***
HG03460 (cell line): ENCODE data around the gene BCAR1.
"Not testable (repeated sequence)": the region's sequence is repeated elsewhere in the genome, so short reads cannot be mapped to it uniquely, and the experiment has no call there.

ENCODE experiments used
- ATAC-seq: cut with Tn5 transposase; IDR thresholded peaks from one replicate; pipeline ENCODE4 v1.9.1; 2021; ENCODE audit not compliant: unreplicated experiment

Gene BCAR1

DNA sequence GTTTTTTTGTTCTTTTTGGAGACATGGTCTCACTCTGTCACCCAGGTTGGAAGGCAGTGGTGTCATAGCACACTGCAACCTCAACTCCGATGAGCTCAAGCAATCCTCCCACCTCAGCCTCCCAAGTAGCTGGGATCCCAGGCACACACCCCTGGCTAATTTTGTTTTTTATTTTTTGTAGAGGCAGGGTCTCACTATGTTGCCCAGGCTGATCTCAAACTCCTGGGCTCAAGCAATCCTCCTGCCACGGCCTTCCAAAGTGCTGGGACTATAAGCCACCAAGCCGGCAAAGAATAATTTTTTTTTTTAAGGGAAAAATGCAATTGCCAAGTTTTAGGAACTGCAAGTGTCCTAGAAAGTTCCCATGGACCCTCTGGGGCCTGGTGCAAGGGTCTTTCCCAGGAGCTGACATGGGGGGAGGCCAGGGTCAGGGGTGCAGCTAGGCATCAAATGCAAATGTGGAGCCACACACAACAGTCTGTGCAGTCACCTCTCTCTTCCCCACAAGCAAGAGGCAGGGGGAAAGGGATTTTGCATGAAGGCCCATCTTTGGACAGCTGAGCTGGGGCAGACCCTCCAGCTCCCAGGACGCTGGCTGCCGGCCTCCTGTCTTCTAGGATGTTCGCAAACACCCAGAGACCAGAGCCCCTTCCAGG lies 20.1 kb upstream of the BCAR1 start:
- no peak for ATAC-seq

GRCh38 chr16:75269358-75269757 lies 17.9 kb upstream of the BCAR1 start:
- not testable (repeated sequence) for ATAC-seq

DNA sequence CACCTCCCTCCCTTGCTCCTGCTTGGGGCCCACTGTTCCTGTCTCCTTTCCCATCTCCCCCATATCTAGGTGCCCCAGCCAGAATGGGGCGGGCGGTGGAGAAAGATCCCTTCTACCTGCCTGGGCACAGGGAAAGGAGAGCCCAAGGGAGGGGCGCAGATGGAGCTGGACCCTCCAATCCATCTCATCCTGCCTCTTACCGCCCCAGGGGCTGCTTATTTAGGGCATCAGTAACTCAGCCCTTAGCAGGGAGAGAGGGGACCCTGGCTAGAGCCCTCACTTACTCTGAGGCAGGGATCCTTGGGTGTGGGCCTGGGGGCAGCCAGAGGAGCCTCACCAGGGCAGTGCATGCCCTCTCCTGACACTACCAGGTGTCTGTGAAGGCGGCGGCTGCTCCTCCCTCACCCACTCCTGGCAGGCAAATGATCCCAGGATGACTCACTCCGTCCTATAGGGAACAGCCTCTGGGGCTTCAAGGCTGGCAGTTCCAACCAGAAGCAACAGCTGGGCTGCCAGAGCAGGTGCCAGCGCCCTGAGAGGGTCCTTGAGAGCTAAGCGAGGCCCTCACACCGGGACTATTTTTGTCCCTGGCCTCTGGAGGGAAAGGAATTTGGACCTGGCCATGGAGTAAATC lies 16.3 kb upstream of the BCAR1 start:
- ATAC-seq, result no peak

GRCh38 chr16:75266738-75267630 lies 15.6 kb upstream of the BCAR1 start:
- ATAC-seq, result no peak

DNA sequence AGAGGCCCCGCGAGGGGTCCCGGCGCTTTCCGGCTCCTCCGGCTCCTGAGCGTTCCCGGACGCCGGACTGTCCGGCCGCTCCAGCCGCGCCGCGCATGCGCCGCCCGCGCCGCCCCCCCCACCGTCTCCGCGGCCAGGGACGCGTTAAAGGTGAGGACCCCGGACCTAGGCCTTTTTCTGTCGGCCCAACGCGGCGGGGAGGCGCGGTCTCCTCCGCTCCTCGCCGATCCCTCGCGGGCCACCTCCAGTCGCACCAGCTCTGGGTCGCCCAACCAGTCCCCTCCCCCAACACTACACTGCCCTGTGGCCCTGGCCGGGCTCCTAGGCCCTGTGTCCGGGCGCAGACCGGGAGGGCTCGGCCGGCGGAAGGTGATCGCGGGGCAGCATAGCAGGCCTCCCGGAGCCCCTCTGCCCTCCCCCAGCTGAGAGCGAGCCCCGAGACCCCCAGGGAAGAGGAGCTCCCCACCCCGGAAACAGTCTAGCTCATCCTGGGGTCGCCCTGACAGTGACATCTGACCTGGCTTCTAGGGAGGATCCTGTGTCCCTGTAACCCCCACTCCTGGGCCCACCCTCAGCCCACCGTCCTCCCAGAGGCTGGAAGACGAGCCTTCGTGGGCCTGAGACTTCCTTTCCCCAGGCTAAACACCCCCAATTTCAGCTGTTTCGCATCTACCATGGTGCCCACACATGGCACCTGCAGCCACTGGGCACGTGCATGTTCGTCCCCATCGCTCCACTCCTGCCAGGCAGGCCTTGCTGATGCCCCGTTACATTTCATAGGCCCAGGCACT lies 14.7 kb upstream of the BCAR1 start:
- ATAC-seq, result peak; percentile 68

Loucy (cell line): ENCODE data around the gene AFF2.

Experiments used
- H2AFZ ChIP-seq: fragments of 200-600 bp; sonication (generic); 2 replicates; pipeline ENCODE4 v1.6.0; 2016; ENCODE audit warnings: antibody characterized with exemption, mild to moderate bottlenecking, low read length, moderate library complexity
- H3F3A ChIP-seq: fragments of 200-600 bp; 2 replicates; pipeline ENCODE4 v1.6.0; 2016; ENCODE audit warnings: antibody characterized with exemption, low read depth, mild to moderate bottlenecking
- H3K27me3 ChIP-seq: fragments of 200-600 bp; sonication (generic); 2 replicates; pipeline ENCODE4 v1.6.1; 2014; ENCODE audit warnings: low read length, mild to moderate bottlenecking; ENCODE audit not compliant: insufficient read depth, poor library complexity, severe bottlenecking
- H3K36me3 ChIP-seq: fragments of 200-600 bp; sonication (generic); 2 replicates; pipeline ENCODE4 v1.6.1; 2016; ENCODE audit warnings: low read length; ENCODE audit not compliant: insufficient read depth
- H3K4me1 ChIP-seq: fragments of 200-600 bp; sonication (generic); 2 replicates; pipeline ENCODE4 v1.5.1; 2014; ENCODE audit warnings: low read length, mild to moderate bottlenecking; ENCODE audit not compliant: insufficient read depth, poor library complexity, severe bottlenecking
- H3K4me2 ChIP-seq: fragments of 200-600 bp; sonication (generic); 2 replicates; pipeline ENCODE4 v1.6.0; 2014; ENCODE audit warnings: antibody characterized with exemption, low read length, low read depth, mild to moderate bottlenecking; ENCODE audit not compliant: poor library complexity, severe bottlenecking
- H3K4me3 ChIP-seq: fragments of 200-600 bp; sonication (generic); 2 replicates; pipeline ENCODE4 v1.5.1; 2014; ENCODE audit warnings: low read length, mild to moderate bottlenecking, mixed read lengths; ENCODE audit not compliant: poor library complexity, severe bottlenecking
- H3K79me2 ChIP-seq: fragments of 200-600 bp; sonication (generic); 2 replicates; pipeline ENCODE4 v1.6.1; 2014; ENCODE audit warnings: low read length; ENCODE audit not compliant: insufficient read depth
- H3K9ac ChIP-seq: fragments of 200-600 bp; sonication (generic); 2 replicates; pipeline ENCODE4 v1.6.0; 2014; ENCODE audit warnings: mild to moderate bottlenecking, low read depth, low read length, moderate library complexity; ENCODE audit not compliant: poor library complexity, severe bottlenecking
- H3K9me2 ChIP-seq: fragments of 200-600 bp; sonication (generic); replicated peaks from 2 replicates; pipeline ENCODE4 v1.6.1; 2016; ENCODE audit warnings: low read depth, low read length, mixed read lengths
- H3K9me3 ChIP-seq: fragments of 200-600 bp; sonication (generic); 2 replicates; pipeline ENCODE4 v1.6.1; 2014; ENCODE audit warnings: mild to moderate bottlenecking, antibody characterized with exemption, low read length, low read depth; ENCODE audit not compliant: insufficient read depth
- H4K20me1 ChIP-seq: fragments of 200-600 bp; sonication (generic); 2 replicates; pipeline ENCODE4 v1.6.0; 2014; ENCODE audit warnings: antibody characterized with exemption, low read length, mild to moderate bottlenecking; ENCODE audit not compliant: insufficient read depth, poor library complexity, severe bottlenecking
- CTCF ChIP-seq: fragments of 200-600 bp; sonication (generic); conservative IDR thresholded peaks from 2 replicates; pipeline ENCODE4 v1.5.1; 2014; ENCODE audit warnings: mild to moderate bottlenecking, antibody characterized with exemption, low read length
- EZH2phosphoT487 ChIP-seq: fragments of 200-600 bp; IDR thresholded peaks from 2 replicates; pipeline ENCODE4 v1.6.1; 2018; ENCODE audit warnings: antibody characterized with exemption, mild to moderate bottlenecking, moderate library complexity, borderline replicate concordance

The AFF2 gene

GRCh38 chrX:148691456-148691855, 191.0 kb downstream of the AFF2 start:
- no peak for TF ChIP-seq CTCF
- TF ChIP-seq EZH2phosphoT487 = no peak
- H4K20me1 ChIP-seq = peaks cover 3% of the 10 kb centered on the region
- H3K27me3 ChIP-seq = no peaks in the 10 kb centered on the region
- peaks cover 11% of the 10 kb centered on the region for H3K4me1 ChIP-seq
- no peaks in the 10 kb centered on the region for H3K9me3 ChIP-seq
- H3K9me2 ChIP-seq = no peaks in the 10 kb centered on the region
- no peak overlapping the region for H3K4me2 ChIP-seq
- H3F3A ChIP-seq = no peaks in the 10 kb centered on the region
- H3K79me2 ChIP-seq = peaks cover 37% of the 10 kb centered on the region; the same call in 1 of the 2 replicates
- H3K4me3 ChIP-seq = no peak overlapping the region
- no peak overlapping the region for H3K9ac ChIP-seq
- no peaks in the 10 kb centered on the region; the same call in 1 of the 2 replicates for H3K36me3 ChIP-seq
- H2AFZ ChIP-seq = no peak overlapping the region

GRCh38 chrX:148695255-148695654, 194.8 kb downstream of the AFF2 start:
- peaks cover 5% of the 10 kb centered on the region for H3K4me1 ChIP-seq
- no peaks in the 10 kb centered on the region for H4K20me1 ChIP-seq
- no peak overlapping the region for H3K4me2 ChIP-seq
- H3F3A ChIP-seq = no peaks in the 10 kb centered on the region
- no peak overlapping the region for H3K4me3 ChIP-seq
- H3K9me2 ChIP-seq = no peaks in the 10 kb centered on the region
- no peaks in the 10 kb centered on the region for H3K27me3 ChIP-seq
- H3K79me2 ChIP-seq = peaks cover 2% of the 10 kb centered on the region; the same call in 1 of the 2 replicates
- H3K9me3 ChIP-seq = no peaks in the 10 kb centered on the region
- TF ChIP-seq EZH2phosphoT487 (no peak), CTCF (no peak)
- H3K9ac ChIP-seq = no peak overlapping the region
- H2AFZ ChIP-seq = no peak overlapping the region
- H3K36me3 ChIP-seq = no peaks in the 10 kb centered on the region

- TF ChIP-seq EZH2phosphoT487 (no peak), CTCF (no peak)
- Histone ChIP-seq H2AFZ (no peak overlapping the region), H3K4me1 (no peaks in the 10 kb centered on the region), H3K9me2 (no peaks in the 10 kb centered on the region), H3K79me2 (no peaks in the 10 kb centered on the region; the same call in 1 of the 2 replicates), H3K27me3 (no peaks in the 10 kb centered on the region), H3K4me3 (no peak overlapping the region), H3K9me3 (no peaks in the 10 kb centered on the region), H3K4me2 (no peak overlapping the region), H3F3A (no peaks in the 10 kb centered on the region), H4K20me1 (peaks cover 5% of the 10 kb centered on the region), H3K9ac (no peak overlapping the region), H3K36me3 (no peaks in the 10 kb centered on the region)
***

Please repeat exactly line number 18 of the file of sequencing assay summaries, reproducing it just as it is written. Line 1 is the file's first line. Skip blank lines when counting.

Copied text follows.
- H2AFZ ChIP-seq: fragments of 200-600 bp; sonication (generic); 2 replicates; pipeline ENCODE4 v1.6.0; 2016; ENCODE audit warnings: antibody characterized with exemption, mild to moderate bottlenecking, low read length, moderate library complexity